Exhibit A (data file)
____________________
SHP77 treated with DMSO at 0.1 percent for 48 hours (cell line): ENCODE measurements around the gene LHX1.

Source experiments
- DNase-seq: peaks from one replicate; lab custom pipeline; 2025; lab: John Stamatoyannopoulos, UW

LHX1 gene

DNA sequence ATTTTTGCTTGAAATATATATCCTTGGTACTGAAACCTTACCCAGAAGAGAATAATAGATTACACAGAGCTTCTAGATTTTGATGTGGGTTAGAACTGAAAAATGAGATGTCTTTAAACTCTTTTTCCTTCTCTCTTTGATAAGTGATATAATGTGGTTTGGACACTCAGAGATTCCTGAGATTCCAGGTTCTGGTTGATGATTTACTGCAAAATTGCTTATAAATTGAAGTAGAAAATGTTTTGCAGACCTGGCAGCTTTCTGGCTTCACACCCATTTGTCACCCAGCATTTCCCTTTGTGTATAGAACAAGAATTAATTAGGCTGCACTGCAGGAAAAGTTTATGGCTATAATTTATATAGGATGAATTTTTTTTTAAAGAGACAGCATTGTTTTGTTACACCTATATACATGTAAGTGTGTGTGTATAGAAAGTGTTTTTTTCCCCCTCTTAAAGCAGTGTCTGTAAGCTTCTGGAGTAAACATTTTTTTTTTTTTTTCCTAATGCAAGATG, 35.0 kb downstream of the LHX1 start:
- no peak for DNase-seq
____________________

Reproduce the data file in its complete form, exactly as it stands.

SHP77 treated with DMSO at 0.1 percent for 48 hours (cell line): ENCODE measurements around the gene LHX1.

Source experiments
- DNase-seq: peaks from one replicate; lab custom pipeline; 2025; lab: John Stamatoyannopoulos, UW

LHX1 gene

DNA sequence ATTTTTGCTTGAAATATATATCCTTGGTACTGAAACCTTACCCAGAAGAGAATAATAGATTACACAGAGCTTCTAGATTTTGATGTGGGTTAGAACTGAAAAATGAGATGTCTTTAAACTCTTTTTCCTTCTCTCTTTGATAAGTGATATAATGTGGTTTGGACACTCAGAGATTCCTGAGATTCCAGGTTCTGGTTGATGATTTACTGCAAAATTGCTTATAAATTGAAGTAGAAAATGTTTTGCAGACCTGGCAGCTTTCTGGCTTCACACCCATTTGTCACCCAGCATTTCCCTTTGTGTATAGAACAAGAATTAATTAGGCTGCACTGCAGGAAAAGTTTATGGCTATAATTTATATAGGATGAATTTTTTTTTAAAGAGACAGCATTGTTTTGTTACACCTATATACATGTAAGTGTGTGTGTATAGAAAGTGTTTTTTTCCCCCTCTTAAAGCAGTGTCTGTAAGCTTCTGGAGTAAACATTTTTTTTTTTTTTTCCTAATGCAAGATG, 35.0 kb downstream of the LHX1 start:
- no peak for DNase-seq